The first teaser trailer for Disney’s new animated musical Moana has been released online, and it’s a little short on… Moana. The film’s titular heroine is a Polynesian princess (voiced by native Hawaiian teenager Auli'i Cravalho, in her film debut) who journeys across the sea to find a legendary island, with the help of demi-god Maui (voiced by Dwayne Johnson). When the film opens in November, Moana will be the newest Disney princess and is expected to be absorbed into the multibillion-dollar Disney Princess franchise. So why is the trailer (below) all about Maui?
It’s not because Dwayne Johnson is the biggest-name star in the film, although that is true. It’s just the latest example of a very specific Disney marketing strategy, designed to broaden the appeal of its fairy-tale movies by making them appear less girl-centric. Because a movie for the female half of the population is a “niche” film, whereas a movie aimed at boys is fun for the whole family! Or so the thinking goes.
This all began after 2009’s The Princess and the Frog underperformed at the box office. That film had a few notable issues — like a meandering story, in which the princess spent most of her time being a frog — but per the Los Angeles Times, Disney execs came to the conclusion that The Princess and the Frog didn’t attract an audience because boys didn’t want to see a movie about princesses.
With that in mind, Disney Animation’s next princess-centric feature went through an image makeover. Instead of Rapunzel, it would be called Tangled, and the marketing would center on the princess’ love interest Flynn Rider. Here’s the first trailer, released in 2010, which barely includes Rapunzel at all.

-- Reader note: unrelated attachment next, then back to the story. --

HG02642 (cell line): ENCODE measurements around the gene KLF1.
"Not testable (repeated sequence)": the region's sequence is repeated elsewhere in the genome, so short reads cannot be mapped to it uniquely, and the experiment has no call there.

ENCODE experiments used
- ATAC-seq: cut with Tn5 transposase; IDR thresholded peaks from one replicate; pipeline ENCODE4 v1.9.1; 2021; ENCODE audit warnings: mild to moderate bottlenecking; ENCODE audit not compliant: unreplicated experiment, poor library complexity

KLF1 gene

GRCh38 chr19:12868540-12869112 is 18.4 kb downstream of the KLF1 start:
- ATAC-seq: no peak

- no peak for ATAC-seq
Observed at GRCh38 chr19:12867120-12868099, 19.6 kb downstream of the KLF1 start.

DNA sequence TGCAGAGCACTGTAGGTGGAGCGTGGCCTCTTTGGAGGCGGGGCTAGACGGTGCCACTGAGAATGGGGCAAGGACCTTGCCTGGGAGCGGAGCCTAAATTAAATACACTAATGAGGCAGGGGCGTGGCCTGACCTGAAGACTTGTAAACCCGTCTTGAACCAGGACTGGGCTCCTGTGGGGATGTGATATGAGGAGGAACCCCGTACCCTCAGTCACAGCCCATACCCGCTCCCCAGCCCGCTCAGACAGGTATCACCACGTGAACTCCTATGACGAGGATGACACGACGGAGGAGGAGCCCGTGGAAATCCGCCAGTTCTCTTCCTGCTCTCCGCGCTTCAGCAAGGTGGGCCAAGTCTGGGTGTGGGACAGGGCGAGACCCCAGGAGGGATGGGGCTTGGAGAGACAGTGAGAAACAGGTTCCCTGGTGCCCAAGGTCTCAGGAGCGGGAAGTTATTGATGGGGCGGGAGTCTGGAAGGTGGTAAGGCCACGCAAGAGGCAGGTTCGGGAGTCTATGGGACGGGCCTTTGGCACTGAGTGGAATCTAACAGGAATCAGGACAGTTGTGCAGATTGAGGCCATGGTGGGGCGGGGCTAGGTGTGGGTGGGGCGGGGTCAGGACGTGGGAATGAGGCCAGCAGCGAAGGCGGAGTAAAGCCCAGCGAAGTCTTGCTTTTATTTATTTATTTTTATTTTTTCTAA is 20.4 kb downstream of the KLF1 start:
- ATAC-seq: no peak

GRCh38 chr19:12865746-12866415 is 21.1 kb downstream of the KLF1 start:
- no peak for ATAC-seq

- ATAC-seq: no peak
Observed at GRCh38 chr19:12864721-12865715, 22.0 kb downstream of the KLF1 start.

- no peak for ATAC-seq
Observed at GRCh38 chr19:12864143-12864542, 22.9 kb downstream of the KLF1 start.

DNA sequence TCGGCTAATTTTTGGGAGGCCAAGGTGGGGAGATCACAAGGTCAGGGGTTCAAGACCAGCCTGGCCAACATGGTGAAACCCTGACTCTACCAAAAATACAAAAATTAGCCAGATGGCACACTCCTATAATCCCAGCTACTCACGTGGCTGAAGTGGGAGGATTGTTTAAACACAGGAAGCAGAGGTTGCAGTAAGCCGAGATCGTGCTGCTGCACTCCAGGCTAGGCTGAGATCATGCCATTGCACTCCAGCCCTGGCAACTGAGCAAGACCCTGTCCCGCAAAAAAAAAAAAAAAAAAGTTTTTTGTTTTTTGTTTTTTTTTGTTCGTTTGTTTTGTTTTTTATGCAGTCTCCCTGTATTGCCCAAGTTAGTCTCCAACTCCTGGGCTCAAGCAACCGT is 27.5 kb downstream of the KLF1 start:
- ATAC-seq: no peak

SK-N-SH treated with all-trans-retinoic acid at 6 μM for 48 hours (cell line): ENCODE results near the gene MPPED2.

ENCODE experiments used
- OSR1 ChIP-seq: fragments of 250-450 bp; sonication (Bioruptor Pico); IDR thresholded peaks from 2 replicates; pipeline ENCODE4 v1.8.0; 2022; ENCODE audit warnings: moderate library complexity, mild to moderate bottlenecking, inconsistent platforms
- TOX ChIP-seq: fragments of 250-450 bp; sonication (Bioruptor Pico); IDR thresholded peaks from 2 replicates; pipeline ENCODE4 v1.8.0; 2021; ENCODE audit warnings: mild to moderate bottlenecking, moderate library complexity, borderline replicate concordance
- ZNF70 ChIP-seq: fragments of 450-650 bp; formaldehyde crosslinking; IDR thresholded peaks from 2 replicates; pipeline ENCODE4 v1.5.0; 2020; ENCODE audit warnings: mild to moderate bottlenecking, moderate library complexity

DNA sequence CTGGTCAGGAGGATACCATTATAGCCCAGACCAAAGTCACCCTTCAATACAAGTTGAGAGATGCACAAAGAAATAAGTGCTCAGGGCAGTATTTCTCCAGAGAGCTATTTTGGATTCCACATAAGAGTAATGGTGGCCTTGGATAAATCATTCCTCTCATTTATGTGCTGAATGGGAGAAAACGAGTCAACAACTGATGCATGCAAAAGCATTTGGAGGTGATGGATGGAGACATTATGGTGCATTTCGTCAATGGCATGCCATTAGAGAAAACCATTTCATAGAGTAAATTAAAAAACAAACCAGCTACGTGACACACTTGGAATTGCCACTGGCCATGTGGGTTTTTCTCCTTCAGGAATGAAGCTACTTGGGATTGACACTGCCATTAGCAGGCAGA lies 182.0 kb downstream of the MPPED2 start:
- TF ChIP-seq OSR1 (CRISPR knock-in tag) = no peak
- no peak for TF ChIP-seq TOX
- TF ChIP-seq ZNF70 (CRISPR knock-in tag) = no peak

Since Rapunzel is, in fact, the main character in Tangled, this is pretty deceptive. A second trailer gave the princess a little more action, but completely excluded the mother-daughter relationship between Rapunzel and her witch mother, Gothel, that makes up the heart of the film.
The next Disney princess film was, of course, Frozen. Here’s the first teaser trailer, released in June 2013, featuring the antics of Olaf the snowman and Sven the reindeer. Not only does this scene exclude protagonists Anna and Elsa — it’s not even a scene from the actual movie.
That was followed by the full Frozen trailer (below), released in September 2013 — which featured a lot more Anna, but once again, heavily emphasized the supporting male characters. It’s telling that Marshmallow the snow monster gets more face time in this trailer than the film’s breakout character Elsa:
Which brings us to Moana. To its credit, Disney hasn’t excluded the main female character in its marketing to the extent that it did with Frozen and Tangled. The first image released from the film featured the princess and the demi-god side by side and a video posted online in October introduced actress Cravalho to the world. So it’s disheartening that the first teaser essentially excludes Moana. Maybe the full-length trailer will be a little more balanced?
The bait-and-switch of the trailers is also indicative of an issue with the princess films themselves: Since 1989’s The Little Mermaid, male characters have had the majority of dialogue in Disney fairy-tale movies. Even though the protagonists of these movies are girls, they exist in a world of male sidekicks and supporting characters who get the last word. There’s just one exception: Disney Pixar’s Brave, which gave female characters more lines than male characters.
And interestingly, Pixar doesn’t seem to have this same marketing concern about girl-centric films. Brave, released two years after Tangled, featured the princess Merida (and her complicated relationship with her mother) front and center in the trailers. Last year’s Inside Out promotion didn’t skimp on the film’s multiple female characters. And the trailers for Finding Nemo sequel Finding Dory (in theaters Friday) unapologetically celebrate its piscine protagonist. It’s enough to make a Disney fan think that we don’t have to market these wonderful movies by making girls invisible — but judging from the Moana teaser, we’re not there yet.